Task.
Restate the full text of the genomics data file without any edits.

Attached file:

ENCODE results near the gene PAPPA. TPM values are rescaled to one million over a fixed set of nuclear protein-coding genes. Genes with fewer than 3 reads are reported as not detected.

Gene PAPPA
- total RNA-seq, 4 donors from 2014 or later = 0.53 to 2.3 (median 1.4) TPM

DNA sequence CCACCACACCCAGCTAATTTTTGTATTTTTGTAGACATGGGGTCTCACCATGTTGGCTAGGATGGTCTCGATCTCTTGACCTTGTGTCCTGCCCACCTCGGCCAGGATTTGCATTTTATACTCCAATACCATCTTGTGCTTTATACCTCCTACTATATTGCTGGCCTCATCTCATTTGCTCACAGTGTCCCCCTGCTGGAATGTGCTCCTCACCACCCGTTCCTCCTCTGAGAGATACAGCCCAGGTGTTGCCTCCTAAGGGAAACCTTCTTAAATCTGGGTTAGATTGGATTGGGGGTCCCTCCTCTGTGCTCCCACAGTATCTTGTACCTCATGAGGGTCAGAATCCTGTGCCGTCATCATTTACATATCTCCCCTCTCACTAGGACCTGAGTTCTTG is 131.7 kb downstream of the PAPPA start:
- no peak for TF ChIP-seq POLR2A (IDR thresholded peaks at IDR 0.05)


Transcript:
ENCODE results near the gene PAPPA. TPM values are rescaled to one million over a fixed set of nuclear protein-coding genes. Genes with fewer than 3 reads are reported as not detected.

Gene PAPPA
- total RNA-seq, 4 donors from 2014 or later = 0.53 to 2.3 (median 1.4) TPM

DNA sequence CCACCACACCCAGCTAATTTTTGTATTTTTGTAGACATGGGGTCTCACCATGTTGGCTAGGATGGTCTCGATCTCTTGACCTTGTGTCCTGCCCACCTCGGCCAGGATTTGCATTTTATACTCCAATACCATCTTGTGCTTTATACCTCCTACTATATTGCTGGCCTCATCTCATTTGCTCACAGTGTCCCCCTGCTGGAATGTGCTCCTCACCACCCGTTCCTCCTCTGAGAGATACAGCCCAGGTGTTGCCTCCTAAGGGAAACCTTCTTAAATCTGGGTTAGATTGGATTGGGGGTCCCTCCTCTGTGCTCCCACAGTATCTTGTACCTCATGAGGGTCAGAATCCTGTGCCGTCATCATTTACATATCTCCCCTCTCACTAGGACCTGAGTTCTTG is 131.7 kb downstream of the PAPPA start:
- no peak for TF ChIP-seq POLR2A (IDR thresholded peaks at IDR 0.05)